Unchecked greenback emissions will certainly cause the purchasing power of our country to melt.
Beaumont, TX (PRWEB) October 1, 2009
Mike Fuljenz, President of Universal Coin & Bullion in Beaumont, Texas points out that in September, 2009, Standard & Poor's (S&P) Global Investment Policy Committee predicted that gold prices "could rise to the $1,200 to $1,500 ounce range over the next 9-12 months." Can it happen? Will we see gold at $1,500 by year-end 2010 - about 15 months from this writing? Considering that gold was only $250 in early 2001, a rise to $1500 would cap a 500% gain in the first decade of the 21st century.
Mr. Fuljenz says, "Yes, it COULD happen. Here are 15 universal reasons why gold bullion might reach $1,500 within 15 months:
#1: Gold should "catch up" to other commodities. For the first nine months of 2009, silver is up 50% and platinum has risen 42%, compared with just 15% for gold. Oil prices are up 100% since February. So far, gold has actually lagged the commodity community, so gold should play "catch-up" soon. This is supported by a Banc of America Securities (formerly Merrill Lynch) report, "Gold Is Breaking Out."
#2: A falling dollar usually pushes gold prices up: Gold is universally quoted in dollar terms, so when the dollar falls, gold usually rises. There tends to be a mirror image (negative correlation) between gold and the dollar. For instance, the dollar is down 15% in 2009, while gold is up 15% in 2009. In a recent New York Times opinion piece, the legendary investor Warren Buffett wrote that "Unchecked greenback emissions will certainly cause the purchasing power of our country to melt." In addition, he noted that the dollar's fate is more in the hands of Congress than the Fed, due to America's ballooning budget deficits.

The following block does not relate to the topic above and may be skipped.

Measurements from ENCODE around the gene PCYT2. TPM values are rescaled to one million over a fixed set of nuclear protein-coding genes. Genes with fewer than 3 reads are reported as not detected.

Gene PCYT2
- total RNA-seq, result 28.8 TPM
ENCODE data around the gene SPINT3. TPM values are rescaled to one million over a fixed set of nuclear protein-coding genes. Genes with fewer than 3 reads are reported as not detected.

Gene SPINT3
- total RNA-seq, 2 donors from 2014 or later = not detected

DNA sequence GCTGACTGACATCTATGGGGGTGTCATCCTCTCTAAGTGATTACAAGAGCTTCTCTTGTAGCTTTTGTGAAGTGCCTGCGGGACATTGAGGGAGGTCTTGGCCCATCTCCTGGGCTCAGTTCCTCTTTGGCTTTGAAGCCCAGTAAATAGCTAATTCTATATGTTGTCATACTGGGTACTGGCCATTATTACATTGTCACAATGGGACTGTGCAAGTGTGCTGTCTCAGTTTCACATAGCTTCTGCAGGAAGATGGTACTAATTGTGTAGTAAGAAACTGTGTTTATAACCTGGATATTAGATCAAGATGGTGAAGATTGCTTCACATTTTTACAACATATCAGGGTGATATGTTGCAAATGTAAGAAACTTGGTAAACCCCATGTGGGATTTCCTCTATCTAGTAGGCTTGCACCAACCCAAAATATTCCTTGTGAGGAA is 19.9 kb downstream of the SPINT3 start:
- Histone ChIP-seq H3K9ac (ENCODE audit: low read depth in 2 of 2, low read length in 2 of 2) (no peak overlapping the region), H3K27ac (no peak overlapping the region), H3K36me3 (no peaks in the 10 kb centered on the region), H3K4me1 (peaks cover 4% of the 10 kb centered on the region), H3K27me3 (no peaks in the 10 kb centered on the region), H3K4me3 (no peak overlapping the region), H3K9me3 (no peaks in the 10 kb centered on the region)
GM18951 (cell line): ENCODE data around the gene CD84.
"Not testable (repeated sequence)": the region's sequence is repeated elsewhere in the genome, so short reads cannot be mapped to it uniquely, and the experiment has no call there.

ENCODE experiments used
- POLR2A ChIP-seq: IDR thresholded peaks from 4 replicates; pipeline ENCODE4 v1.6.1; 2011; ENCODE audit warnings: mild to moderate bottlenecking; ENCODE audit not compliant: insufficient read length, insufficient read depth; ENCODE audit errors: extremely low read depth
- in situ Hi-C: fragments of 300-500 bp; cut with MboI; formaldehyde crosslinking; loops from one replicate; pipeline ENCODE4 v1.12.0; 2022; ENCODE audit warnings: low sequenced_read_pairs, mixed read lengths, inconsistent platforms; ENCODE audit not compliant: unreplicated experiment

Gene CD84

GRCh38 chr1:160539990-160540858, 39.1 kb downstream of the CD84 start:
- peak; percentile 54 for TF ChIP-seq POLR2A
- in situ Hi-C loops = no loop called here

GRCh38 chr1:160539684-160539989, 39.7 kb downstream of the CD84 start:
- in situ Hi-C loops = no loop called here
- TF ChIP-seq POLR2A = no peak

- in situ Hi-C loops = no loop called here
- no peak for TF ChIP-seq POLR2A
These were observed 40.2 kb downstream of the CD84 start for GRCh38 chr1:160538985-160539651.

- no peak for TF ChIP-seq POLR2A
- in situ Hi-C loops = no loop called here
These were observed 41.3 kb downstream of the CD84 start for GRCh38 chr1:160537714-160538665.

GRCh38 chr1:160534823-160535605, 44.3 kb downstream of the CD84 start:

#3: Inflation is now beginning to rise - and gold is a classic inflation hedge. Last fall (2008), the Fed doubled the U.S. money supply within three months - which is unprecedented in U.S. history. As Milton Friedman said, "Inflation is always and everywhere a monetary phenomenon." This new money will fuel inflation over time, even though we've so far only seen inflation in commodity prices and other assets.
#4: China is buying gold for its central-bank reserves, while reducing its proportion of dollar purchases. Beijing is also encouraging private gold ownership: Government-run Chinese TV encouraged 1.3 billion new Chinese "gold bugs" invest in gold, which they can now do at local banks, fueling domestic demand. Beijing recently revealed that it had almost doubled its central-bank bullion holdings in the last five years.